Everything in The Sims Medieval is crafted to create an immersive medieval world, from the quest-based gameplay, to the medieval objects such as swords and stocks and thrones, right down to the warm look of the characters, and the painterly approach to the world itself. Players can choose to customize every new Hero that comes to the kingdom, including selecting their traits and their fatal flaw. Players get close to their characters, not only sending them on epic quests, but also making sure they carry out their daily responsibilities such as healing the sick, trading for exotic goods, or forging armor. From having a baby to competing in a royal tournament, what happens to their Sims is up to the player. The time of romance and chivalry is back with The Sims Medieval.

Developed by The Sims Studio, The Sims Medieval for PC/Mac will be available in spring 2011 and has not yet been rated by the ESRB. To download artwork, please visit For more information about The Sims Medieval please visit or the official website at


  1. Matt says:

    I preferred Monolith’s take on getting medieval… even if it was just a Gauntlet clone.

  2. Dyst says:

    I actually like the sound of this. I bought this game called The Guild 2 (not sure why I bought it) in a shop a while back. The game had good ideas but the dialogue weirded me out and made me feel too nerdy and the gameplay was pretty lacking. The basic concept seemed like it had potential. I’m sure The Sims developers can make something fun out of it.

    • Larington says:

      Funny you should mention The Guild 2, bought it today myself and this announcements got my attention too (The Guild 2, uhh, it has one of those massive run on tutorials that takes ages, ick).

    • Petethegoat says:

      Oh god The Guild 2 is amazing.
      We need to get some RPS chaps together to dynasty it up.

    • Paradukes says:

      Yea, I tried it briefly. Guild 2 showed promise, right up until I ended up in combat. To be frank, the combat system in Guild 2 is basically on par with The Sims. A shame really…

      I’d have been fine playing a non-combatant character, except automation is finicky at best, and my foundries kept refusing to acquire supplies…

  3. Quark says:

    Can’t wait to recreate A Song of Ice and Fire.

  4. Sidrovich says:

    There’s already a Sims Medieval game, it’s called Fable 3.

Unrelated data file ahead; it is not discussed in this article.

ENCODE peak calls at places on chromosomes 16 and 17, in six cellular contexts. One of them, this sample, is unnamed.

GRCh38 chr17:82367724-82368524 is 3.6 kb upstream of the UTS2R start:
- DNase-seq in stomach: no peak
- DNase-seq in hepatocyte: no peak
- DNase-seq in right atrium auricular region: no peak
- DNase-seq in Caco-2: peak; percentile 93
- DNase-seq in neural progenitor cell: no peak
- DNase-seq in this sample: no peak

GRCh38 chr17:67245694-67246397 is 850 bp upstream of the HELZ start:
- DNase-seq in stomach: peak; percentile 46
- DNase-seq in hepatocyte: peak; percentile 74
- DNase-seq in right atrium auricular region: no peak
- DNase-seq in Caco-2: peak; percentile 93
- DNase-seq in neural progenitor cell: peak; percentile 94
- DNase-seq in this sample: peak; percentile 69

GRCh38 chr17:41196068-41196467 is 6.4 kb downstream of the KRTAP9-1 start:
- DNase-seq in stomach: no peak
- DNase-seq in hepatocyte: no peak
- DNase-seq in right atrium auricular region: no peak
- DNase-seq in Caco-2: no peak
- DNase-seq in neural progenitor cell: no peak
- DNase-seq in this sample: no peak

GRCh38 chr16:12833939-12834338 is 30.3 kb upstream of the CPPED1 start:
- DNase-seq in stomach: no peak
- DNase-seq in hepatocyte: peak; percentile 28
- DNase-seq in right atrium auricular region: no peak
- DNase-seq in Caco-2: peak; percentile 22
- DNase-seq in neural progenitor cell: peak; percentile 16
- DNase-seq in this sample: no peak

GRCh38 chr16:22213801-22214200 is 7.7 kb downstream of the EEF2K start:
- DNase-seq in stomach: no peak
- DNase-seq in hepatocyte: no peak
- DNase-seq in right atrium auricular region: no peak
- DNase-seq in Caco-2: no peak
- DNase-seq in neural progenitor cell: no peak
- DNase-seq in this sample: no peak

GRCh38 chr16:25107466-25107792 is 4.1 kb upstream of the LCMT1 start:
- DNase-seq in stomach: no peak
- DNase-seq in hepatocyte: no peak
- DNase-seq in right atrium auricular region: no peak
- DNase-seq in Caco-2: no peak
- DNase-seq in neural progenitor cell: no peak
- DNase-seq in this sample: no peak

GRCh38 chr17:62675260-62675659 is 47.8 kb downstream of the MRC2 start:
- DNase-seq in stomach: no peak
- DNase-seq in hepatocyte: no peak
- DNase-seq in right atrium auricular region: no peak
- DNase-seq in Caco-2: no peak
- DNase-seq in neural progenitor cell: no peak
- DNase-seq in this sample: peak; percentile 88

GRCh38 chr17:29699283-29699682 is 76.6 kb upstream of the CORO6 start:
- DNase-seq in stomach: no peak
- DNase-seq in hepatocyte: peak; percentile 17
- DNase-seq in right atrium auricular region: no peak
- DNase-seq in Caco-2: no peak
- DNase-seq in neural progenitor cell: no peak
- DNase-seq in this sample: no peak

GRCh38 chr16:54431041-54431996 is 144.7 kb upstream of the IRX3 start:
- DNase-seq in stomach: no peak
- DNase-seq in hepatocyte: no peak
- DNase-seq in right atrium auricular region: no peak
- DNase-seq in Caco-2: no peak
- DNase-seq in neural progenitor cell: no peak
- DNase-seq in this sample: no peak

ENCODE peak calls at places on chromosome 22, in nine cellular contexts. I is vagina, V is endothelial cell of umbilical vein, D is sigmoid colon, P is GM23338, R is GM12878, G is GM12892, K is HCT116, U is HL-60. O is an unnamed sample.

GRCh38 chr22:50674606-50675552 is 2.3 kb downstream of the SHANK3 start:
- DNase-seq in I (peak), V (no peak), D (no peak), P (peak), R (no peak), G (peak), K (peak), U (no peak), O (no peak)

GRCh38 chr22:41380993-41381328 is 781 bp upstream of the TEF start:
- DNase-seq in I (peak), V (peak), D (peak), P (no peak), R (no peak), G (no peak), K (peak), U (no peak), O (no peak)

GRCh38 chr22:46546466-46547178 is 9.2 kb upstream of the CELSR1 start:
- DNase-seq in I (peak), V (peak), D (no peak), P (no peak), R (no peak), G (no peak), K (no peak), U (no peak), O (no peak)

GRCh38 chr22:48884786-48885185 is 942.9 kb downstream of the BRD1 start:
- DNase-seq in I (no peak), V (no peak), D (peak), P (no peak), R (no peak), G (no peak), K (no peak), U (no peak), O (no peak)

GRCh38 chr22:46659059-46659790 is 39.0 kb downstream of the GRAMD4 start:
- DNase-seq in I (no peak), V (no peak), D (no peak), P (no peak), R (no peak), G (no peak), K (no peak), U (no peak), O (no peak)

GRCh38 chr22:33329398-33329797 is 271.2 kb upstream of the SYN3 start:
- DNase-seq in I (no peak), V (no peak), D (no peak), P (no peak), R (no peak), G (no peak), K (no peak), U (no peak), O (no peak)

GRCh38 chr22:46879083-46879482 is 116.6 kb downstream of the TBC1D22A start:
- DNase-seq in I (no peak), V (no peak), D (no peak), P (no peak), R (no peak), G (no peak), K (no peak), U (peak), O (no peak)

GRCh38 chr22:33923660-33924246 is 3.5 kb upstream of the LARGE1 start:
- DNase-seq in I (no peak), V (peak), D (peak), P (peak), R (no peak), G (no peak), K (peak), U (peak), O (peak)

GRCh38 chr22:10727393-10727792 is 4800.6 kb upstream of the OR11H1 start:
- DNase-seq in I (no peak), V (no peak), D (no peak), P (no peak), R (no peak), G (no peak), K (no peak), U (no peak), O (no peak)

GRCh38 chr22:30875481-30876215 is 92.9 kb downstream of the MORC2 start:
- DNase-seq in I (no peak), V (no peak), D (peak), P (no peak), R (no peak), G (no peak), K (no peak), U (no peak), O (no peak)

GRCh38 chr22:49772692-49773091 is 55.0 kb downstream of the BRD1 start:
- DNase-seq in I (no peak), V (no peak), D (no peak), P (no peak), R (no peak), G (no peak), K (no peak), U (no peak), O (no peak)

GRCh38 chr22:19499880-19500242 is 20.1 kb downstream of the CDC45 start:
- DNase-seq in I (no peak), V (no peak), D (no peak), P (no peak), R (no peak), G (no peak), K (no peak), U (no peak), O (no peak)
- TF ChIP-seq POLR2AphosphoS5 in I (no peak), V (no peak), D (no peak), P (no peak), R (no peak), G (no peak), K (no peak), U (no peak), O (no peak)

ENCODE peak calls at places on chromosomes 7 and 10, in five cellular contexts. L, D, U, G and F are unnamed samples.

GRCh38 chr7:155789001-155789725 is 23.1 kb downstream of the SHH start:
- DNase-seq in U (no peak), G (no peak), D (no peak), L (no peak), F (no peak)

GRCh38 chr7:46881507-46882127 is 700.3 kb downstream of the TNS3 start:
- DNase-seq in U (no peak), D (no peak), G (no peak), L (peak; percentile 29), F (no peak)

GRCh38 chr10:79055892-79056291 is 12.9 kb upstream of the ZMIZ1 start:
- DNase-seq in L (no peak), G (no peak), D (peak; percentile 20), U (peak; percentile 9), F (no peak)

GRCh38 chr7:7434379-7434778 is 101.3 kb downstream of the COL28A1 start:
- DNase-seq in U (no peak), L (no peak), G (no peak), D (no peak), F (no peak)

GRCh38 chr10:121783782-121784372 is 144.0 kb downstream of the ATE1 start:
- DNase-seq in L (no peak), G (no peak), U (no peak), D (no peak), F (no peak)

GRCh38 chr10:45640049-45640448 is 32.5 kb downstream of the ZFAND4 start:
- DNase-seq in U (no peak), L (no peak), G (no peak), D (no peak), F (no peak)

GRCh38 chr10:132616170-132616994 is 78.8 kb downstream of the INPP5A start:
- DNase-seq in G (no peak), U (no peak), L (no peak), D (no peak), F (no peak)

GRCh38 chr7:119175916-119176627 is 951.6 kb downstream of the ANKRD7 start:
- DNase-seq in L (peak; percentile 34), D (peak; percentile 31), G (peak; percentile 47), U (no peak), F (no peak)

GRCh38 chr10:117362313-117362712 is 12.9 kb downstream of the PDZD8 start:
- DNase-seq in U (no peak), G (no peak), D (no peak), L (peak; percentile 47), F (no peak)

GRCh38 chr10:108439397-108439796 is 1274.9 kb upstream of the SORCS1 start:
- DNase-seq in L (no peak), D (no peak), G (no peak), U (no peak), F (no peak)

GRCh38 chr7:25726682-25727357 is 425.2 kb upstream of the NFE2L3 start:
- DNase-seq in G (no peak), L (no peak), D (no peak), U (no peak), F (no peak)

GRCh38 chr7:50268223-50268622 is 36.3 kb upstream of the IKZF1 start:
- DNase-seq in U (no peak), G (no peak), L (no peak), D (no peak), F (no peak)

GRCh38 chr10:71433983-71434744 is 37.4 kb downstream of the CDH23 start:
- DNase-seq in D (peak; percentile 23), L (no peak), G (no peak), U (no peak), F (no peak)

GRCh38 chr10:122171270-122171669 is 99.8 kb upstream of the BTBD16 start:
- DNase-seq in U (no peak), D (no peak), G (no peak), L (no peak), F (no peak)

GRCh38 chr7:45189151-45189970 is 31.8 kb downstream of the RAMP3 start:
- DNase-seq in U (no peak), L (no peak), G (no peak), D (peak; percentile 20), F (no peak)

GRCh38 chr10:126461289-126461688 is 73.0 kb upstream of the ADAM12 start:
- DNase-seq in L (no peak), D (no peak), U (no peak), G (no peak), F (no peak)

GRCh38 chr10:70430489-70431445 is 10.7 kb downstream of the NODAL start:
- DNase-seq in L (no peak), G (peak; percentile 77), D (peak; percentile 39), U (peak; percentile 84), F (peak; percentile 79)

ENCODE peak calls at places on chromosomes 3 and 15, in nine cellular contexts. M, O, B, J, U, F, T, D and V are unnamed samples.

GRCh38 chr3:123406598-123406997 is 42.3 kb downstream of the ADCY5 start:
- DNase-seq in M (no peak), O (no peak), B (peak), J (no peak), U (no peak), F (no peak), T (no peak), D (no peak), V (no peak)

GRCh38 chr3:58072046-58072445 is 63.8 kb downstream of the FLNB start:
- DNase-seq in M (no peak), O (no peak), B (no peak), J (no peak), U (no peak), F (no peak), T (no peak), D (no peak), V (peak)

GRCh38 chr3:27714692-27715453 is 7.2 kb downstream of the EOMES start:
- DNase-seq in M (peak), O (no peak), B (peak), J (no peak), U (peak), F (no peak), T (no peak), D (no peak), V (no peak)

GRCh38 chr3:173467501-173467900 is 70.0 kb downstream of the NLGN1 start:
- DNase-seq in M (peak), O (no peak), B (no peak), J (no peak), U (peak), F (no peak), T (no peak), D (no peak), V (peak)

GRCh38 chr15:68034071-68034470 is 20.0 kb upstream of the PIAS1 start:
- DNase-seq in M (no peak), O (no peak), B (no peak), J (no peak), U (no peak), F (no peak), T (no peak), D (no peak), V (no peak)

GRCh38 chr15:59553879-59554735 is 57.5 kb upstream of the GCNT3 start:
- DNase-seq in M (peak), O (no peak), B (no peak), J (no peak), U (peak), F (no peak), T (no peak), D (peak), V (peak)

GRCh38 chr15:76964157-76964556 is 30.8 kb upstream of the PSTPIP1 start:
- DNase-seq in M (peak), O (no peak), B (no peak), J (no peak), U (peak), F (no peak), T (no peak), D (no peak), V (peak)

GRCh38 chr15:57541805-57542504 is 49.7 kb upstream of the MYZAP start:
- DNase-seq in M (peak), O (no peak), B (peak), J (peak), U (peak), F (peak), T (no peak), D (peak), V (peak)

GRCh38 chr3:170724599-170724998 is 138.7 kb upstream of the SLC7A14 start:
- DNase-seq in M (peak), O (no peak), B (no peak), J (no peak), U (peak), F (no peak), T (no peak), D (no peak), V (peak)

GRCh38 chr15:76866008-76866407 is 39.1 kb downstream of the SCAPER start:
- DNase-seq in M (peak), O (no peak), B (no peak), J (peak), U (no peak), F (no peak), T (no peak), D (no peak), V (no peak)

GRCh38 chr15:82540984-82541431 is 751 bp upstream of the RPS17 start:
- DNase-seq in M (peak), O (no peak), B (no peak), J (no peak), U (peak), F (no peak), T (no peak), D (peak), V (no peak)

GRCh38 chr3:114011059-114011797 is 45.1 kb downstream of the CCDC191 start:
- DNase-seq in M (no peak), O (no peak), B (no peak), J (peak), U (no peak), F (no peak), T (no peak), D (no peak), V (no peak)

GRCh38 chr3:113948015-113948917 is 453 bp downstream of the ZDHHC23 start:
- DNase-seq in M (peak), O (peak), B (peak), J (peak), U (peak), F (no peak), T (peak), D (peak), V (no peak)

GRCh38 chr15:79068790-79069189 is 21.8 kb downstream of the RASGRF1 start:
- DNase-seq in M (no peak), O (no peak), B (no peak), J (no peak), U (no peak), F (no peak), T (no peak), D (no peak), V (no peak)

5. cliffski says:

    Ohh I like the sound of this, although I agree, in that it would be cool to have it more like a traditional sims, but just in that time.
    I’m surprised it took them this long to branch the sims out into different eras, and very surprised there has never been an official star-trek sims game where you could play a ferengui bartender, because clearly that would eb the most awesome game ever….

    • Rei Onryou says:

      Gratuitous Ferengui Bartender?

    • Man Raised By Puffins says:

      I sense a Kudos 2 expansion pack coming on. I wonder if Jamie McKelvie is as good at drawing hot Ferengi bartenders as he is at drawing hot punk girls?

  6. Turin Turambar says:

    I will be a wizard with a pointy hat!!

  7. Dingus says:

    Last night an item popped up in your feed where you reviewed World of Warcraft magazine (unfavorably, I suspect). But the article never showed up on your site. Doesn’t have anything to do with WoW being a Blizzard product, and Blizzard is advertising another of their products on your site right now, does it?

    • Kieron Gillen says:

      No: We just don’t review magazines. Quinns, being new boy, didn’t realise. We pulled it after it was up, but obviously went out on the RSS feeds.


    • Rich says:

      Any particular reason you don’t do magazines? Is it on principal, or just that it’s not your forte?

    • Kieron Gillen says:

      Just not really what we’re for. Seems like the conflict of interest – clearly, as we’d only be reviewing people negatively who we don’t work for – would also make it pretty pointless, as criticism.


    • Dingus says: